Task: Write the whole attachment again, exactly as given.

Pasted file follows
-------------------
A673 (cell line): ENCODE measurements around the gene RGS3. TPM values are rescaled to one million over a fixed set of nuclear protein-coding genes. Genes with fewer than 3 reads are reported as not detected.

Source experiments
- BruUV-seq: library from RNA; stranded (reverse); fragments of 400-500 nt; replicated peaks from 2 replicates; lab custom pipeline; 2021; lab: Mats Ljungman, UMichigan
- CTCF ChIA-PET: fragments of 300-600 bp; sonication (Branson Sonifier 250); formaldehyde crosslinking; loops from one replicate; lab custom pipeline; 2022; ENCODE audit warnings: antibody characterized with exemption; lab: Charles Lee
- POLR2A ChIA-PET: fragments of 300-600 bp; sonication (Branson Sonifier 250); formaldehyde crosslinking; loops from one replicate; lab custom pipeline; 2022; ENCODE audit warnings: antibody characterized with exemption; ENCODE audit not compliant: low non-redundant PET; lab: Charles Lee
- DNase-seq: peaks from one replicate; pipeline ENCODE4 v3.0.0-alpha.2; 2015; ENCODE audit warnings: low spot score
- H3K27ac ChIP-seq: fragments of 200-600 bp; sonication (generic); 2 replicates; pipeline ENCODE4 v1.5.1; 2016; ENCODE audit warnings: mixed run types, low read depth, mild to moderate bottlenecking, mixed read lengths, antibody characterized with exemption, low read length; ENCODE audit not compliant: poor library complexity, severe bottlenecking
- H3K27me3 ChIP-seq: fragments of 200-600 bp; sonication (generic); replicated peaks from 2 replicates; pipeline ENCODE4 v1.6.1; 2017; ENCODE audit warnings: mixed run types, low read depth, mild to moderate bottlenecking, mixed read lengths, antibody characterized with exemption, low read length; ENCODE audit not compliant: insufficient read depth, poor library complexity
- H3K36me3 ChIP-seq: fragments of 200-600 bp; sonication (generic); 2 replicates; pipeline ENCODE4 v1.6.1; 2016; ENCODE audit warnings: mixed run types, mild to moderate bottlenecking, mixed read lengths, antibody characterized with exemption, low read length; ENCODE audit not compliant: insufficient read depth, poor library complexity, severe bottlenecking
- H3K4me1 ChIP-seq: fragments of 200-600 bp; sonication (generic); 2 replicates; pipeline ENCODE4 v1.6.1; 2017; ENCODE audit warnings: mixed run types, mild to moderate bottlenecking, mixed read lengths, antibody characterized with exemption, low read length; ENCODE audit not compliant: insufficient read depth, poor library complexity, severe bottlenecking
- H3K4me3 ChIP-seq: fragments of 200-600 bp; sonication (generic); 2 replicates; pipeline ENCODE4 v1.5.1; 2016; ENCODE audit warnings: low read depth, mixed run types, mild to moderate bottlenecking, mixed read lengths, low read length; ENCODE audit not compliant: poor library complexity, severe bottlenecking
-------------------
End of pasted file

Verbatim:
A673 (cell line): ENCODE measurements around the gene RGS3. TPM values are rescaled to one million over a fixed set of nuclear protein-coding genes. Genes with fewer than 3 reads are reported as not detected.

Source experiments
- BruUV-seq: library from RNA; stranded (reverse); fragments of 400-500 nt; replicated peaks from 2 replicates; lab custom pipeline; 2021; lab: Mats Ljungman, UMichigan
- CTCF ChIA-PET: fragments of 300-600 bp; sonication (Branson Sonifier 250); formaldehyde crosslinking; loops from one replicate; lab custom pipeline; 2022; ENCODE audit warnings: antibody characterized with exemption; lab: Charles Lee
- POLR2A ChIA-PET: fragments of 300-600 bp; sonication (Branson Sonifier 250); formaldehyde crosslinking; loops from one replicate; lab custom pipeline; 2022; ENCODE audit warnings: antibody characterized with exemption; ENCODE audit not compliant: low non-redundant PET; lab: Charles Lee
- DNase-seq: peaks from one replicate; pipeline ENCODE4 v3.0.0-alpha.2; 2015; ENCODE audit warnings: low spot score
- H3K27ac ChIP-seq: fragments of 200-600 bp; sonication (generic); 2 replicates; pipeline ENCODE4 v1.5.1; 2016; ENCODE audit warnings: mixed run types, low read depth, mild to moderate bottlenecking, mixed read lengths, antibody characterized with exemption, low read length; ENCODE audit not compliant: poor library complexity, severe bottlenecking
- H3K27me3 ChIP-seq: fragments of 200-600 bp; sonication (generic); replicated peaks from 2 replicates; pipeline ENCODE4 v1.6.1; 2017; ENCODE audit warnings: mixed run types, low read depth, mild to moderate bottlenecking, mixed read lengths, antibody characterized with exemption, low read length; ENCODE audit not compliant: insufficient read depth, poor library complexity
- H3K36me3 ChIP-seq: fragments of 200-600 bp; sonication (generic); 2 replicates; pipeline ENCODE4 v1.6.1; 2016; ENCODE audit warnings: mixed run types, mild to moderate bottlenecking, mixed read lengths, antibody characterized with exemption, low read length; ENCODE audit not compliant: insufficient read depth, poor library complexity, severe bottlenecking
- H3K4me1 ChIP-seq: fragments of 200-600 bp; sonication (generic); 2 replicates; pipeline ENCODE4 v1.6.1; 2017; ENCODE audit warnings: mixed run types, mild to moderate bottlenecking, mixed read lengths, antibody characterized with exemption, low read length; ENCODE audit not compliant: insufficient read depth, poor library complexity, severe bottlenecking
- H3K4me3 ChIP-seq: fragments of 200-600 bp; sonication (generic); 2 replicates; pipeline ENCODE4 v1.5.1; 2016; ENCODE audit warnings: low read depth, mixed run types, mild to moderate bottlenecking, mixed read lengths, low read length; ENCODE audit not compliant: poor library complexity, severe bottlenecking